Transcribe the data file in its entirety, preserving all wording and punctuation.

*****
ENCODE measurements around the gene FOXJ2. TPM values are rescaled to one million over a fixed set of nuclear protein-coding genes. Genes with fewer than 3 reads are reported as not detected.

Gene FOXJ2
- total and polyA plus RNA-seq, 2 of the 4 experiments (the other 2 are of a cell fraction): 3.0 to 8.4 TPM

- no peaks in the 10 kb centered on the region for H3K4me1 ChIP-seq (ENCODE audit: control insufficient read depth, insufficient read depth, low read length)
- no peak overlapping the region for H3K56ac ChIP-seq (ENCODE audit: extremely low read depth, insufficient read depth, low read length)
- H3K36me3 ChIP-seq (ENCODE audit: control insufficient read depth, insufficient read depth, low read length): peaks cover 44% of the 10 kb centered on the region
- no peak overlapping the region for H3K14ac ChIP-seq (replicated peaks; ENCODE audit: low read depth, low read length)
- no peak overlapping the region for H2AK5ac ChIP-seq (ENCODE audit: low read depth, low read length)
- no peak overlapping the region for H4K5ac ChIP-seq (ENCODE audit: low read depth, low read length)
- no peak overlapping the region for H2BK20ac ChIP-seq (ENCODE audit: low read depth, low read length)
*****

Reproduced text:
ENCODE measurements around the gene FOXJ2. TPM values are rescaled to one million over a fixed set of nuclear protein-coding genes. Genes with fewer than 3 reads are reported as not detected.

Gene FOXJ2
- total and polyA plus RNA-seq, 2 of the 4 experiments (the other 2 are of a cell fraction): 3.0 to 8.4 TPM

- no peaks in the 10 kb centered on the region for H3K4me1 ChIP-seq (ENCODE audit: control insufficient read depth, insufficient read depth, low read length)
- no peak overlapping the region for H3K56ac ChIP-seq (ENCODE audit: extremely low read depth, insufficient read depth, low read length)
- H3K36me3 ChIP-seq (ENCODE audit: control insufficient read depth, insufficient read depth, low read length): peaks cover 44% of the 10 kb centered on the region
- no peak overlapping the region for H3K14ac ChIP-seq (replicated peaks; ENCODE audit: low read depth, low read length)
- no peak overlapping the region for H2AK5ac ChIP-seq (ENCODE audit: low read depth, low read length)
- no peak overlapping the region for H4K5ac ChIP-seq (ENCODE audit: low read depth, low read length)
- no peak overlapping the region for H2BK20ac ChIP-seq (ENCODE audit: low read depth, low read length)